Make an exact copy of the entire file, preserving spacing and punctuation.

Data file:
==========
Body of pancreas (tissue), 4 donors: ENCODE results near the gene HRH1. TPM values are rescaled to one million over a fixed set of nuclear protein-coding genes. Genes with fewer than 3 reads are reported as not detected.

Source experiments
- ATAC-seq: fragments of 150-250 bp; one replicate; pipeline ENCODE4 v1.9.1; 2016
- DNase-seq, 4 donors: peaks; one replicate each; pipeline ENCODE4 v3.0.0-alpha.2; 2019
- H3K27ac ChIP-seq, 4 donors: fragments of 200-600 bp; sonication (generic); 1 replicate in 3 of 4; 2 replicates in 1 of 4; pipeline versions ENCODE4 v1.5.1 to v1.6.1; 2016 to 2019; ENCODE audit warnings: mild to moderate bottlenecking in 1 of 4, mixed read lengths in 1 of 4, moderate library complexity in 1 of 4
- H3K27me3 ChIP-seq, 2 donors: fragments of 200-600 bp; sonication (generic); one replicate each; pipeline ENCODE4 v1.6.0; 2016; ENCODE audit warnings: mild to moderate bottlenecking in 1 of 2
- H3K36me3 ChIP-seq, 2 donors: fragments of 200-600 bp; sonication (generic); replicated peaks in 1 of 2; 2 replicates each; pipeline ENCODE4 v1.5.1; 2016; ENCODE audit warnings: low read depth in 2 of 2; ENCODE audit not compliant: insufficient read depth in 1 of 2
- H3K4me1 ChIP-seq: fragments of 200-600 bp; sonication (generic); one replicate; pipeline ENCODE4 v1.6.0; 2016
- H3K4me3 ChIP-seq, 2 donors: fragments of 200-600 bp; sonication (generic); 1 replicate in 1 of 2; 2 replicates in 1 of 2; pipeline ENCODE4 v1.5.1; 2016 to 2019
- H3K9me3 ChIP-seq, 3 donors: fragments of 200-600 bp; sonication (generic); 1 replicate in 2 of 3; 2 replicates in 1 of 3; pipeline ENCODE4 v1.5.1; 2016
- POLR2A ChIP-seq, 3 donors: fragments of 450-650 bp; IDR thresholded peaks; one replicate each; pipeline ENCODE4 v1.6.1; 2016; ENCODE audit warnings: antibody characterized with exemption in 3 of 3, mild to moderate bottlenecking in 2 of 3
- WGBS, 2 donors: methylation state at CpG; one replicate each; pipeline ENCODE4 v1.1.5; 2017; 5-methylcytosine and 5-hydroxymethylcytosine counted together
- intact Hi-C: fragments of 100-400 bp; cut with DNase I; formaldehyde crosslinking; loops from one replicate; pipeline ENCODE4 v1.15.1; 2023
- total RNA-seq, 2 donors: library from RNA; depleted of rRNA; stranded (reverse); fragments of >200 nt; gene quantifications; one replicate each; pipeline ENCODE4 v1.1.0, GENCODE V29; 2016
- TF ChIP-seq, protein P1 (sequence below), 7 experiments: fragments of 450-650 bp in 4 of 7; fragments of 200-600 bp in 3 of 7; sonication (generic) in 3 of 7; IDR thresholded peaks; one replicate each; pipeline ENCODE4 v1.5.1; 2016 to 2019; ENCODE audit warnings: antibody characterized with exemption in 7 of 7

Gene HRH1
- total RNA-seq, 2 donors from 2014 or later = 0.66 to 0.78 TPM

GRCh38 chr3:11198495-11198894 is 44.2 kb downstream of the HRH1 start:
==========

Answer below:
Body of pancreas (tissue), 4 donors: ENCODE results near the gene HRH1. TPM values are rescaled to one million over a fixed set of nuclear protein-coding genes. Genes with fewer than 3 reads are reported as not detected.

Source experiments
- ATAC-seq: fragments of 150-250 bp; one replicate; pipeline ENCODE4 v1.9.1; 2016
- DNase-seq, 4 donors: peaks; one replicate each; pipeline ENCODE4 v3.0.0-alpha.2; 2019
- H3K27ac ChIP-seq, 4 donors: fragments of 200-600 bp; sonication (generic); 1 replicate in 3 of 4; 2 replicates in 1 of 4; pipeline versions ENCODE4 v1.5.1 to v1.6.1; 2016 to 2019; ENCODE audit warnings: mild to moderate bottlenecking in 1 of 4, mixed read lengths in 1 of 4, moderate library complexity in 1 of 4
- H3K27me3 ChIP-seq, 2 donors: fragments of 200-600 bp; sonication (generic); one replicate each; pipeline ENCODE4 v1.6.0; 2016; ENCODE audit warnings: mild to moderate bottlenecking in 1 of 2
- H3K36me3 ChIP-seq, 2 donors: fragments of 200-600 bp; sonication (generic); replicated peaks in 1 of 2; 2 replicates each; pipeline ENCODE4 v1.5.1; 2016; ENCODE audit warnings: low read depth in 2 of 2; ENCODE audit not compliant: insufficient read depth in 1 of 2
- H3K4me1 ChIP-seq: fragments of 200-600 bp; sonication (generic); one replicate; pipeline ENCODE4 v1.6.0; 2016
- H3K4me3 ChIP-seq, 2 donors: fragments of 200-600 bp; sonication (generic); 1 replicate in 1 of 2; 2 replicates in 1 of 2; pipeline ENCODE4 v1.5.1; 2016 to 2019
- H3K9me3 ChIP-seq, 3 donors: fragments of 200-600 bp; sonication (generic); 1 replicate in 2 of 3; 2 replicates in 1 of 3; pipeline ENCODE4 v1.5.1; 2016
- POLR2A ChIP-seq, 3 donors: fragments of 450-650 bp; IDR thresholded peaks; one replicate each; pipeline ENCODE4 v1.6.1; 2016; ENCODE audit warnings: antibody characterized with exemption in 3 of 3, mild to moderate bottlenecking in 2 of 3
- WGBS, 2 donors: methylation state at CpG; one replicate each; pipeline ENCODE4 v1.1.5; 2017; 5-methylcytosine and 5-hydroxymethylcytosine counted together
- intact Hi-C: fragments of 100-400 bp; cut with DNase I; formaldehyde crosslinking; loops from one replicate; pipeline ENCODE4 v1.15.1; 2023
- total RNA-seq, 2 donors: library from RNA; depleted of rRNA; stranded (reverse); fragments of >200 nt; gene quantifications; one replicate each; pipeline ENCODE4 v1.1.0, GENCODE V29; 2016
- TF ChIP-seq, protein P1 (sequence below), 7 experiments: fragments of 450-650 bp in 4 of 7; fragments of 200-600 bp in 3 of 7; sonication (generic) in 3 of 7; IDR thresholded peaks; one replicate each; pipeline ENCODE4 v1.5.1; 2016 to 2019; ENCODE audit warnings: antibody characterized with exemption in 7 of 7

Gene HRH1
- total RNA-seq, 2 donors from 2014 or later = 0.66 to 0.78 TPM

GRCh38 chr3:11198495-11198894 is 44.2 kb downstream of the HRH1 start: